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Critical thinking will get you everywhere

From left, Unique Critique team members Chris Harty, Dr. Sandra MacDonald, Daisy Dawe, Gina Colbourne and Catherine Burt.

By Michelle Osmond

For the first time in the competition’s 16-year history, a nursing team has advanced to the finals of the Canadian Evaluation Society Case Competition (CES) for students. In fact, this was only the second time a nursing team had entered the national challenge.

The win means four Memorial University School of Nursing students are heading to Edmonton, Alta., in May. They were chosen as one of three teams out of 22 university teams from various disciplines during the first round of competition in February; a competition which helps students build skills in evaluating public policies and programs.

After only two years of coaching CES teams at Memorial, nursing professor Dr. Sandra MacDonald said she’s inspired by the students’ efforts that went above and beyond the call of duty.

“This team is very special,” she said. “They have the right combination of skills and knowledge to bring home the trophy and we are cheering for them.

“Many people don’t realize that registered nurses conduct program evaluations all the time. The evaluation of nursing interventions is an integral component of our practice and registered nurses often don’t realize their own expertise in this area.”

On the team, aptly named Unique Critique, are Catherine Burt, Gina Colbourne, Daisy Dawe and Chris Harty. They started preparing in November and spent many Saturday mornings and evenings discussing program evaluations with experts and practicing for the competition.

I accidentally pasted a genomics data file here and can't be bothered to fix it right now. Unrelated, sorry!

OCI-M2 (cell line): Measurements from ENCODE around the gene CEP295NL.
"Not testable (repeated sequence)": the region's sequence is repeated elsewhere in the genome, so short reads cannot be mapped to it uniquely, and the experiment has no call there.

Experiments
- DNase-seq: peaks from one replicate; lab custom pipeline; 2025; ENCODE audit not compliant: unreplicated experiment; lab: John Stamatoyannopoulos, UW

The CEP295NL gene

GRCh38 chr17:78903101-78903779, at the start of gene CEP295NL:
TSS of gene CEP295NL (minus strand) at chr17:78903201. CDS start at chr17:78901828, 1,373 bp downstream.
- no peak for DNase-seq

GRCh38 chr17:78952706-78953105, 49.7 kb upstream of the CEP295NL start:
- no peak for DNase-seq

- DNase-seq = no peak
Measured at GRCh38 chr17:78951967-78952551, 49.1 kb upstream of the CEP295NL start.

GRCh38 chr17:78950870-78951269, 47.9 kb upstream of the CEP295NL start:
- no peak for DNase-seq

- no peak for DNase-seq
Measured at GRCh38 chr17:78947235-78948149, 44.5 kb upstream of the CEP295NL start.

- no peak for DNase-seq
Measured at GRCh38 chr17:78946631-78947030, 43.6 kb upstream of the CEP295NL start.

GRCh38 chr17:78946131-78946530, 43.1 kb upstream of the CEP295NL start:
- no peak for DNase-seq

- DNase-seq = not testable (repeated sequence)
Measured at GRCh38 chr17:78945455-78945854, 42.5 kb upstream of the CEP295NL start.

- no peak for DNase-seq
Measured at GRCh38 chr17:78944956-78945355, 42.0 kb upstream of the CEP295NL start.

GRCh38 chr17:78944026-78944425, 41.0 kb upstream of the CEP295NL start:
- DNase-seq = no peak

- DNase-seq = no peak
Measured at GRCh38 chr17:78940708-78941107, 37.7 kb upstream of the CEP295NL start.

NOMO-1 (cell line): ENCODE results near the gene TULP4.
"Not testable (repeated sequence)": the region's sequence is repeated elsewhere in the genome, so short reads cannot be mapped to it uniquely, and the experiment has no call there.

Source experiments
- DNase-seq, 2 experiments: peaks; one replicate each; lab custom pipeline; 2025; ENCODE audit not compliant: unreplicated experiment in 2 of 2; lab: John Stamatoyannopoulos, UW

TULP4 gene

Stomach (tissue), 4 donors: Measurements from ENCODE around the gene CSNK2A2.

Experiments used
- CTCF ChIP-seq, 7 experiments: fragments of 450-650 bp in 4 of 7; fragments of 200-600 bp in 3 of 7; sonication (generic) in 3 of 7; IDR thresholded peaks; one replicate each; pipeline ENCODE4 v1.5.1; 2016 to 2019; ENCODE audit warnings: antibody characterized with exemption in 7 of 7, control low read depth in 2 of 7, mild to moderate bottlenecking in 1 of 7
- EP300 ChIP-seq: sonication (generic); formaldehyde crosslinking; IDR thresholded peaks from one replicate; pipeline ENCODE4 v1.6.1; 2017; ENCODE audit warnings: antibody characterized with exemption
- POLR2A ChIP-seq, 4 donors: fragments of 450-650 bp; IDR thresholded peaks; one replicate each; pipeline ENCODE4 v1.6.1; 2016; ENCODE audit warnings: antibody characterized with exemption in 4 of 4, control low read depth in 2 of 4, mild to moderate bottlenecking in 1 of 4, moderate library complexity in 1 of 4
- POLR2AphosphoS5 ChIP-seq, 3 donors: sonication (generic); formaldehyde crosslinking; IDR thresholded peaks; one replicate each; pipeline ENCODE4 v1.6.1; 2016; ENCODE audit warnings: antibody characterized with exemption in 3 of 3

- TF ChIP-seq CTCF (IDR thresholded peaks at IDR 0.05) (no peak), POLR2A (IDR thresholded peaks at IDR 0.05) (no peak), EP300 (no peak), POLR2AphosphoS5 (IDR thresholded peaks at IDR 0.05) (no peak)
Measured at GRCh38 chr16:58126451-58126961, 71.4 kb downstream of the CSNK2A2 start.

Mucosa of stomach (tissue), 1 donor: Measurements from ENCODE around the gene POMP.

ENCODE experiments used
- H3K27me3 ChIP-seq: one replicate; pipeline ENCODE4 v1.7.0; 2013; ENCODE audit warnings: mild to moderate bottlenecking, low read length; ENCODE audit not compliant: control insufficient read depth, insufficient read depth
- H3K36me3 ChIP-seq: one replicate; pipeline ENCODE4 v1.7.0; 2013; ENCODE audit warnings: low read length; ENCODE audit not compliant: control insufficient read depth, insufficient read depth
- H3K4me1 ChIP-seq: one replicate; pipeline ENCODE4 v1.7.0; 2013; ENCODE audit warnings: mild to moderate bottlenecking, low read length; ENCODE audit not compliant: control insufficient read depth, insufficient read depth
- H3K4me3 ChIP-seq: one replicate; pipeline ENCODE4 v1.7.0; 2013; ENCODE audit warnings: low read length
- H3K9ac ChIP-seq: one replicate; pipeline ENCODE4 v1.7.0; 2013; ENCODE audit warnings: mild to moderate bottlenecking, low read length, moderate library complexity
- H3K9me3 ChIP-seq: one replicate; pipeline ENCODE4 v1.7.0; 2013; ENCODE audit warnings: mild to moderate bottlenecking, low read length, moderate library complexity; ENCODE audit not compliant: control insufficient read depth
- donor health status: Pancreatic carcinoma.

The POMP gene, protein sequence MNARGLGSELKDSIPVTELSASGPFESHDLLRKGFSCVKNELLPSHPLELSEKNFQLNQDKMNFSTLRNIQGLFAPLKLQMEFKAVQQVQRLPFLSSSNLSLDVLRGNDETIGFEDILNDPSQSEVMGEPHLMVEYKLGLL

Ms. Burt said she was in class when she found out they’d won via a text message.

“To say I was ecstatic is definitely an understatement. I wanted to jump up and down and scream out the great news, but Gina, one of our team members, was doing a presentation. However, I did mouth the words ‘We won!’ to Gina and she knew immediately what I was talking about.

“Initially this competition was just something we participated in to be graded as an assignment. Never in a million years did we think that our group would be selected as one of the finalists,” she added. “It has been a tremendous learning experience and I am so looking forward to participating in such a prestigious competition.”

“I am a little nervous, but mostly excited. Making it to nationals – that’s our victory,” added Ms. Colbourne. “Whether we win up there or not is just extra. It’s a little intimidating competing against these other major universities, but we work well together and intend on trying our best and having a blast. Our pride will carry us.”

The final competition will be held as part of the national conference of the CES. The other finalists are from Carleton University, School of Public Policy and Administration, and the University of Saskatchewan, Applied Social Psychology. The team that makes the best presentation takes possession of the case competition trophy for a year, receives prizes and is featured in various publications.